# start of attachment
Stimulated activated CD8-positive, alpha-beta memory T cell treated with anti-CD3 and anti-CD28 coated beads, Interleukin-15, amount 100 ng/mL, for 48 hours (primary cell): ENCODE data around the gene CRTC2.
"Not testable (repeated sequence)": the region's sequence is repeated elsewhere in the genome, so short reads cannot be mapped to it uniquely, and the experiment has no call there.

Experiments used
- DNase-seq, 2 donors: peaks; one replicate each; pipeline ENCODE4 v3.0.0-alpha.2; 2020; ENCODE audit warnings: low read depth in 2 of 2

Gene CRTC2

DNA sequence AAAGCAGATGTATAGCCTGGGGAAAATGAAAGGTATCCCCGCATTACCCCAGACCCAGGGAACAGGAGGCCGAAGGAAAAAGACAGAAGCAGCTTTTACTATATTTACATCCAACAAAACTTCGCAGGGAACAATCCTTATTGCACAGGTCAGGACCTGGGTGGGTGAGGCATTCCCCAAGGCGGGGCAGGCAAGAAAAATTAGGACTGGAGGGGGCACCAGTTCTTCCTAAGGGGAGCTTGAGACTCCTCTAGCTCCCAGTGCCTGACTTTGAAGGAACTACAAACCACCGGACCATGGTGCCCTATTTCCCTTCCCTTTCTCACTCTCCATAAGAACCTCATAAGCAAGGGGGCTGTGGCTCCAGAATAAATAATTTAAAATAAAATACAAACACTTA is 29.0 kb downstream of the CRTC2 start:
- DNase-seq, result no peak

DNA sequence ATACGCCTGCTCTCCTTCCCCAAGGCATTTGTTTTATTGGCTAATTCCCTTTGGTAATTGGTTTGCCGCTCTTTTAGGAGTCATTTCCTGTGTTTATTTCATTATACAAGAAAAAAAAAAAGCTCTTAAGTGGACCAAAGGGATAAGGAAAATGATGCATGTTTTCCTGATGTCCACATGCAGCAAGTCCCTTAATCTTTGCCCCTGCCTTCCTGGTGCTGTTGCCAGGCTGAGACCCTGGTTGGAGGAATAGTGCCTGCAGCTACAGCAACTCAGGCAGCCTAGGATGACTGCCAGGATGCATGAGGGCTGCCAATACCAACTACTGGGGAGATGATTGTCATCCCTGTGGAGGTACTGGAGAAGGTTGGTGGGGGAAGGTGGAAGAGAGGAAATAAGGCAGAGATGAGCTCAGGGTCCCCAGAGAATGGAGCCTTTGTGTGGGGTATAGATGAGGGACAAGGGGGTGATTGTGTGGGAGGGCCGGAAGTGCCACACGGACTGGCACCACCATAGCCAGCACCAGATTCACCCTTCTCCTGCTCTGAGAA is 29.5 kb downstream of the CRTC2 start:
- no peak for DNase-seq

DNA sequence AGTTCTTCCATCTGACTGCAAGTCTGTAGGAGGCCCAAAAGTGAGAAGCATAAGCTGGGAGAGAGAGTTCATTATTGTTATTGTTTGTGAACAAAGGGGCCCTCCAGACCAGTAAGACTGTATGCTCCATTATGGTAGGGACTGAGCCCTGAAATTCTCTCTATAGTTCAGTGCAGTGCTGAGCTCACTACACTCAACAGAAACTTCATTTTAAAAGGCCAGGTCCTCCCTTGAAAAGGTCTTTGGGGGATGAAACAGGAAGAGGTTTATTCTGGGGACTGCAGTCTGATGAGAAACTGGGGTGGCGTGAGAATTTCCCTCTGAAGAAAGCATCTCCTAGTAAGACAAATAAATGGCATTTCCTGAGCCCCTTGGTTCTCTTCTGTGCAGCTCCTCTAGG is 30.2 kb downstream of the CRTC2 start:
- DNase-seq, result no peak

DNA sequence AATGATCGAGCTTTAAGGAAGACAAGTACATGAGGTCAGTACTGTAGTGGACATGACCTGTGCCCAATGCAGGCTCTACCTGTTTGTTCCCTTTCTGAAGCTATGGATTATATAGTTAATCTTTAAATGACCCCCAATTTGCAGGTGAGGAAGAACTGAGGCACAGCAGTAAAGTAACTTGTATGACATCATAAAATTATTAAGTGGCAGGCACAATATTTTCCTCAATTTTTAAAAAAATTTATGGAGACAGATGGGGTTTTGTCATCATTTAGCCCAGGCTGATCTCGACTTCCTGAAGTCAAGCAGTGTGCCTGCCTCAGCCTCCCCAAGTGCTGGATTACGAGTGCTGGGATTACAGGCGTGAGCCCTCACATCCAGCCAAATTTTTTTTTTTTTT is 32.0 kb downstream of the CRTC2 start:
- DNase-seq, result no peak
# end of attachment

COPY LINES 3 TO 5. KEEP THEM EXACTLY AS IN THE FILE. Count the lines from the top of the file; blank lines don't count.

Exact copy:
Experiments used
- DNase-seq, 2 donors: peaks; one replicate each; pipeline ENCODE4 v3.0.0-alpha.2; 2020; ENCODE audit warnings: low read depth in 2 of 2

Gene CRTC2